Building upon the strengths of iREACH, SEED will investigate whether feeding these multiple allergenic foods to infants aged 4-7 months can reduce their risk for developing food allergies. SEED strategies will include outreach to educate new parents through Baby’s First presented by FARE and targeted training for pediatricians. SEED findings might also underpin advocacy for greater access to these allergenic proteins through federal feeding programs and inform the U.S. Dietary Guidelines for Americans.
“With the SEED program, FARE continues its pioneering role in supporting early allergen introduction,” said Lisa Gable, chief executive officer of FARE. “Childhood peanut and tree nut allergies have tripled in only a decade. Food allergy is a life-changing and potentially life-threatening disease, and its skyrocketing prevalence is a public health crisis. Through clinical research plus targeted education and advocacy, SEED will generate vital insights on early introduction of multiple food allergens and communicate food allergy prevention strategies to parents and pediatricians.”
To address the challenges limiting previous studies, SEED will assess attitudes, barriers, and needs relating to the early introduction of allergenic foods through a national survey. A racially, ethnically and socioeconomically diverse sample of infants will be recruited. Age-appropriate foods and recipes will be provided to infant caregivers to ensure that cost and access do not limit participation. In addition to babies at average risk of food allergy, high-risk infants with eczema will be enrolled in sufficient numbers to precisely evaluate the effectiveness of systematic feeding of multiple allergenic foods for allergy prevention.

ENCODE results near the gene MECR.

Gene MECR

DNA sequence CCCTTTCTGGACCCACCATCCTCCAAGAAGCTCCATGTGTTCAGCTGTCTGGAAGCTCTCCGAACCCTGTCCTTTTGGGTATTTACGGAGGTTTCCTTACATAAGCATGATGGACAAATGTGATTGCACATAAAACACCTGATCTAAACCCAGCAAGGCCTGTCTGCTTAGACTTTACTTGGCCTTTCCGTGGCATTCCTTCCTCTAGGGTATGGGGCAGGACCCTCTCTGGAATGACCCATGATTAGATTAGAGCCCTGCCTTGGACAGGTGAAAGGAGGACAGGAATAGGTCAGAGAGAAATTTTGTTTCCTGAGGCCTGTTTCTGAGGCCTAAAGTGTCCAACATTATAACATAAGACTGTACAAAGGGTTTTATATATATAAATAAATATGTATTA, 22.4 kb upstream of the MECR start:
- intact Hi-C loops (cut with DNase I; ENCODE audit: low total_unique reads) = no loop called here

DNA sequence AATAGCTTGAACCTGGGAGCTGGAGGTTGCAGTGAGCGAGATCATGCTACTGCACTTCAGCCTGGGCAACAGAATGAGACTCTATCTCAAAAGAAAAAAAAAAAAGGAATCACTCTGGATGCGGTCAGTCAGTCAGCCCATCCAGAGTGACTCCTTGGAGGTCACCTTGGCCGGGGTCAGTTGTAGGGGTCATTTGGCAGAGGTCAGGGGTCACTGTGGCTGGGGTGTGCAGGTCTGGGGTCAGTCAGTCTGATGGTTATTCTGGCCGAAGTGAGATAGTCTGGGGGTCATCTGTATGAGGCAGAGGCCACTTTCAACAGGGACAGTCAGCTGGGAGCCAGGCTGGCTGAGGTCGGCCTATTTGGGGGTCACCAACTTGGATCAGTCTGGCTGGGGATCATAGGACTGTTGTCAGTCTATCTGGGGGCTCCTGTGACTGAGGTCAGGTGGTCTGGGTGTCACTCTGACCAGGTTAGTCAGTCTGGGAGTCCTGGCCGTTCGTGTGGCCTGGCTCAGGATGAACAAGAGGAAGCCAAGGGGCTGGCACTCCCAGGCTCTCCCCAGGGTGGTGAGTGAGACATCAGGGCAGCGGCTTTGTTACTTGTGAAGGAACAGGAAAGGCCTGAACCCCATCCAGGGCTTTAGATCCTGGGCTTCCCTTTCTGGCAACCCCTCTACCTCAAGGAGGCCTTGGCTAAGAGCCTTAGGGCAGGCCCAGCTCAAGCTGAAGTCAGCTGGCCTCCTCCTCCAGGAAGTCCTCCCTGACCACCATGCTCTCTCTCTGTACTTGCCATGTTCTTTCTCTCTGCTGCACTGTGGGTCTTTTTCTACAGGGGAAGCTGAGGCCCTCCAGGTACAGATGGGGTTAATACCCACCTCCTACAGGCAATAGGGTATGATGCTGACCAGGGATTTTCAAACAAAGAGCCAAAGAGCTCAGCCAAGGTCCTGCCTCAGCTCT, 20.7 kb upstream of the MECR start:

“Understanding whether we can reduce the incidence of other top food allergies similar to peanut by introducing them individually and early to diverse infants is critical,” explained the study’s principal investigator, Ruchi Gupta, MD, MPH, a professor at Northwestern University Feinberg School of Medicine and a clinical attending at Ann & Robert H. Lurie Children’s Hospital of Chicago. “SEED is a comprehensive approach that combines clinical research with education and advocacy to advance food allergy prevention on multiple fronts.” Dr. Gupta, who also serves as FARE’s chief medical advisor for public health, was among the featured speakers at the 2020 Contains: Courage® Research Retreat, a virtual conference held last month.
For general inquiries, please call 703-485-6551.
FARE (Food Allergy Research & Education) is the world’s leading non-governmental organization engaged in food allergy advocacy and the largest private funder of food allergy research. Our mission is to improve the quality of life and the health of individuals with food allergies and to provide them hope through the promise of new treatments. FARE is transforming the future of food allergy through innovative initiatives that will lead to increased awareness, new and improved treatments and prevention strategies, effective policies and legislation and novel approaches to managing the disease. To learn more about FARE, visit our Living Teal™ YouTube channel, or www.foodallergy.org.